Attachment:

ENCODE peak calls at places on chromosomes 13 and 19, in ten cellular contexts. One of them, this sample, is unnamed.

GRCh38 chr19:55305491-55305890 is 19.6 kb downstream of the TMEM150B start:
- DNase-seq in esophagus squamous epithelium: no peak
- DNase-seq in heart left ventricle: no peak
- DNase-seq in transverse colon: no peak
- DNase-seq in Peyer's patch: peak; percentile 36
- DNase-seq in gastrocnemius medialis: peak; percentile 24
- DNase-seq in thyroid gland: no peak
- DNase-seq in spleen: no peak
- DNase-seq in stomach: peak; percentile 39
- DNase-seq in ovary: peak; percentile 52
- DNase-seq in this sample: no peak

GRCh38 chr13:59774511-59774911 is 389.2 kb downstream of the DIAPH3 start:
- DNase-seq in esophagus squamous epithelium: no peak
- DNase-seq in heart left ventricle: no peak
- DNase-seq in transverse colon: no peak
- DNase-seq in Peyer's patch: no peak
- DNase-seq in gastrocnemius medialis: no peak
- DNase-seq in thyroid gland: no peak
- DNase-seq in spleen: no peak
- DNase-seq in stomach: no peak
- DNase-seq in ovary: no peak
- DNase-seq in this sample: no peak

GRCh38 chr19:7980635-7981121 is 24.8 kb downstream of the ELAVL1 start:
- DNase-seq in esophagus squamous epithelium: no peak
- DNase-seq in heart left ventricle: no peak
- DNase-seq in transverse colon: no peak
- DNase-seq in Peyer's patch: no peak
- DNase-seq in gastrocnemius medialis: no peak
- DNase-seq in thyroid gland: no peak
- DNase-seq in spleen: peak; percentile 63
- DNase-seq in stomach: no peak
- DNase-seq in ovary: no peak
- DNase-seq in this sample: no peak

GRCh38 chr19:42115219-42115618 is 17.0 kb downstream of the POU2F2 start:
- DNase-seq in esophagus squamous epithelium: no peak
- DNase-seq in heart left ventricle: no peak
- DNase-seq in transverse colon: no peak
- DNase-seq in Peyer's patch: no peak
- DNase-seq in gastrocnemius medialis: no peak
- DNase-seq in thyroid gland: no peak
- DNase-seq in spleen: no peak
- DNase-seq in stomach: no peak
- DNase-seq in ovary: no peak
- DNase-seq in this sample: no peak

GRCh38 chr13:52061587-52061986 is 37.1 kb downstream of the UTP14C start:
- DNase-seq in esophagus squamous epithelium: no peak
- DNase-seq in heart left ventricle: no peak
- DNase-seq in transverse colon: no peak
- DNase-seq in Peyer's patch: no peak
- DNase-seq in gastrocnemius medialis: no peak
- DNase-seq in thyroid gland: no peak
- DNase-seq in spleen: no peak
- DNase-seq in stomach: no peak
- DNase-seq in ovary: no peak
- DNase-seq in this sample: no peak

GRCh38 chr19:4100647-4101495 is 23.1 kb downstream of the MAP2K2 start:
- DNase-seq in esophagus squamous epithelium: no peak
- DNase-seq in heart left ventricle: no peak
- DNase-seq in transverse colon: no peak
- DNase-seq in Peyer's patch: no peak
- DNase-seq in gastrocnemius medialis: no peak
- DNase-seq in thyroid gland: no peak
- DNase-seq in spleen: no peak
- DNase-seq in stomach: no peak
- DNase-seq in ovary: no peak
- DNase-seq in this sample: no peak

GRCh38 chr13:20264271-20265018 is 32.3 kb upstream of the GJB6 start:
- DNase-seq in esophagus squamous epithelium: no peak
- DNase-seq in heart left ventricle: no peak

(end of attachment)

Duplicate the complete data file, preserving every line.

ENCODE peak calls at places on chromosomes 13 and 19, in ten cellular contexts. One of them, this sample, is unnamed.

GRCh38 chr19:55305491-55305890 is 19.6 kb downstream of the TMEM150B start:
- DNase-seq in esophagus squamous epithelium: no peak
- DNase-seq in heart left ventricle: no peak
- DNase-seq in transverse colon: no peak
- DNase-seq in Peyer's patch: peak; percentile 36
- DNase-seq in gastrocnemius medialis: peak; percentile 24
- DNase-seq in thyroid gland: no peak
- DNase-seq in spleen: no peak
- DNase-seq in stomach: peak; percentile 39
- DNase-seq in ovary: peak; percentile 52
- DNase-seq in this sample: no peak

GRCh38 chr13:59774511-59774911 is 389.2 kb downstream of the DIAPH3 start:
- DNase-seq in esophagus squamous epithelium: no peak
- DNase-seq in heart left ventricle: no peak
- DNase-seq in transverse colon: no peak
- DNase-seq in Peyer's patch: no peak
- DNase-seq in gastrocnemius medialis: no peak
- DNase-seq in thyroid gland: no peak
- DNase-seq in spleen: no peak
- DNase-seq in stomach: no peak
- DNase-seq in ovary: no peak
- DNase-seq in this sample: no peak

GRCh38 chr19:7980635-7981121 is 24.8 kb downstream of the ELAVL1 start:
- DNase-seq in esophagus squamous epithelium: no peak
- DNase-seq in heart left ventricle: no peak
- DNase-seq in transverse colon: no peak
- DNase-seq in Peyer's patch: no peak
- DNase-seq in gastrocnemius medialis: no peak
- DNase-seq in thyroid gland: no peak
- DNase-seq in spleen: peak; percentile 63
- DNase-seq in stomach: no peak
- DNase-seq in ovary: no peak
- DNase-seq in this sample: no peak

GRCh38 chr19:42115219-42115618 is 17.0 kb downstream of the POU2F2 start:
- DNase-seq in esophagus squamous epithelium: no peak
- DNase-seq in heart left ventricle: no peak
- DNase-seq in transverse colon: no peak
- DNase-seq in Peyer's patch: no peak
- DNase-seq in gastrocnemius medialis: no peak
- DNase-seq in thyroid gland: no peak
- DNase-seq in spleen: no peak
- DNase-seq in stomach: no peak
- DNase-seq in ovary: no peak
- DNase-seq in this sample: no peak

GRCh38 chr13:52061587-52061986 is 37.1 kb downstream of the UTP14C start:
- DNase-seq in esophagus squamous epithelium: no peak
- DNase-seq in heart left ventricle: no peak
- DNase-seq in transverse colon: no peak
- DNase-seq in Peyer's patch: no peak
- DNase-seq in gastrocnemius medialis: no peak
- DNase-seq in thyroid gland: no peak
- DNase-seq in spleen: no peak
- DNase-seq in stomach: no peak
- DNase-seq in ovary: no peak
- DNase-seq in this sample: no peak

GRCh38 chr19:4100647-4101495 is 23.1 kb downstream of the MAP2K2 start:
- DNase-seq in esophagus squamous epithelium: no peak
- DNase-seq in heart left ventricle: no peak
- DNase-seq in transverse colon: no peak
- DNase-seq in Peyer's patch: no peak
- DNase-seq in gastrocnemius medialis: no peak
- DNase-seq in thyroid gland: no peak
- DNase-seq in spleen: no peak
- DNase-seq in stomach: no peak
- DNase-seq in ovary: no peak
- DNase-seq in this sample: no peak

GRCh38 chr13:20264271-20265018 is 32.3 kb upstream of the GJB6 start:
- DNase-seq in esophagus squamous epithelium: no peak
- DNase-seq in heart left ventricle: no peak